Consulting pupils about teaching and learning www.gtce.org.uk/research/romtopics/rom_teachingandlearn ing/pupilvoice_jun05 This RoM was based on several studies: Flutter, J. and Rudduck, J. (2004) Consulting pupils: What’s in it for schools? London: Routledge Falmer Arnot, M. McIntyre, D. Pedder, D. and Reay, D. (2003) Consultation in the classroom: Pupil perspectives on teaching and learning Cambridge: Pearson Publishing Fielding, M. and Bragg, S. (2003) Students as researchers: Making a difference Cambridge: Pearson Publishing MacBeath, J. Demetriou, H. Rudduck, J. and Myers, K. (2003) Consulting pupils: A toolkit for teachers Cambridge: Pearson Publishing Arnot, M., McIntyre, D., Pedder, D. and Reay, D. (2003) Consultation in the Classroom: Developing dialogue about teaching and learning Cambridge: Pearson Publishing Experiencing Secondary School Mathematics www.gtce.org.uk/research/romtopics/rom_curriculum/math s_sep05 Boaler, J. (2002) Experiencing School Mathematics (Revised Edition) New Jersey: Lawrence Erlbaum Associates Enquiry-based learning, cognitive acceleration and the spiral curriculum: Jerome Bruner’s constructivist view of teaching and learning www.gtce.org.uk/research/romtopics/rom_teachingandlearn ing/bruner_may06 This study was based on several works by Bruner, including: Bruner, J. S. (1977) The Process of Education, (Revised Edition) Harvard University Press. Bruner, J. S. (1966) Toward a Theory of Instruction, Harvard University Press. Bruner, J. S. (1971) The Relevance of Education, Penguin Education.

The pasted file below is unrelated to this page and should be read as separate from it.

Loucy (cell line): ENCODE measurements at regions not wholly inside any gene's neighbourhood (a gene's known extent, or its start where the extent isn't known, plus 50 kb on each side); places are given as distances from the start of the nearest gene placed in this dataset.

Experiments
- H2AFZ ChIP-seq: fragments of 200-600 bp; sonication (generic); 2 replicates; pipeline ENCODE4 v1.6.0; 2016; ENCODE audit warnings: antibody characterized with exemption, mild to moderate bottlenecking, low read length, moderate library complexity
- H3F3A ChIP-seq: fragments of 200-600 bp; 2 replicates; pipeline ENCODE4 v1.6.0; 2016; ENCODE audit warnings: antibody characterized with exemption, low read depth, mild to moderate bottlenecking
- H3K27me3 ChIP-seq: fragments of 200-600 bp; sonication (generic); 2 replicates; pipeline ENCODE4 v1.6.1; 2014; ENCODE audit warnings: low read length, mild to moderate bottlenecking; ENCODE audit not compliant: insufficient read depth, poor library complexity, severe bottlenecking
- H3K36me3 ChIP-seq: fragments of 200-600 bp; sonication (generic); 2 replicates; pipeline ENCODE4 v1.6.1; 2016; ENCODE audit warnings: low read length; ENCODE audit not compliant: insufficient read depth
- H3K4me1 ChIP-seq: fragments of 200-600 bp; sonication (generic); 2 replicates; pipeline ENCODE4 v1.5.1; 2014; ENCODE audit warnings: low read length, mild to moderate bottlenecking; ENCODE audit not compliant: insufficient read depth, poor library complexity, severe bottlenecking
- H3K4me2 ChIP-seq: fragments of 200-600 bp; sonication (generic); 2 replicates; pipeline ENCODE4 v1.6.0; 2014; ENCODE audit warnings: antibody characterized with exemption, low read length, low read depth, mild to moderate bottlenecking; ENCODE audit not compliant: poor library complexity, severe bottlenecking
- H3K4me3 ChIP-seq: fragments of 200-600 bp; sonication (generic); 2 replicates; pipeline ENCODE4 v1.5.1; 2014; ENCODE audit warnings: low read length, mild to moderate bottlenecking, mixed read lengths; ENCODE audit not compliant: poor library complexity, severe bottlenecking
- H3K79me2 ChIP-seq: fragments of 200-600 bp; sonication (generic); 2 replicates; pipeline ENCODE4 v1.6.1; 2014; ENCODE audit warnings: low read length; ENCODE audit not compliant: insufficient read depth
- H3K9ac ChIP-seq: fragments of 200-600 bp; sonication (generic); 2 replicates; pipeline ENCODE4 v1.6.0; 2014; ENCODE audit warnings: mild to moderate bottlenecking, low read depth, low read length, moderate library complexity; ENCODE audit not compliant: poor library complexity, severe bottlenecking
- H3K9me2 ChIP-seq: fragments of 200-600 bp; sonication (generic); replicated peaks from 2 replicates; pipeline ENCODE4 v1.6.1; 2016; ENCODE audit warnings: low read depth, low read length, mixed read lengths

Other studies Collaborative learning Bennett J, Lubben F, Hogarth S, Campbell B (2004) A systematic review of the use of small group discussions in science teaching with students aged 11-18, and their effects on students’ understanding in science or attitude to science. In: Research Evidence in Education Library. London: EPPI Centre, Social Science Research Unit, Institute of Education. For an online summary, go to: http://eppi.ioe.ac.uk/EPPIWeb/home.aspx?page=/reel/revie w_groups/science/review_one_abstract.htm Bennett, J., Lubben, F., Hogarth, S., Campbell, B. Robinson, A. (2005) A systematic review of the nature of small-group discussions aimed at improving students ' understanding of evidence in science In: Research Evidence in Education Library. London: EPPI Centre, Social Science Research Unit, Institute of Education. For an online summary, go to: http://eppi.ioe.ac.uk/cms and search on ‘small-group discussions in science teaching’. Gillies, R.M. & Boyle, M. (2004), The effects of co-operative learning on junior high school students during small group learning Learning and Instruction 14 pp.197-213. For an online summary, go to: www.standards.dfes.gov.uk/research/themes/pupil_groupin g/ThuAug261107362004/ Gillies, R.M. & Boyle, M. (2005), Teachers’ scaffolding behaviours during co-operative learning Asia-Pacific Journal of Teacher Education 33 (3) pp.243-259. For an online summary, go to: www.standards.dfes.gov.uk/research/themes/pupil_groupin g/communicationplay/
Behaviour for learning
Publication date: June 2008 Publication code: P-BFL1-0608 Birmingham: Victoria Square House, Victoria Square, Birmingham B2 4AJ. London: Whittington House, 19-30 Alfred Place, London WC1E 7EA. 42
0870 001 0308 info@gtce.org.uk www.gtce.org.uk Please email 2info@gtce.org.uk for a copy in Braille, large print or on disc.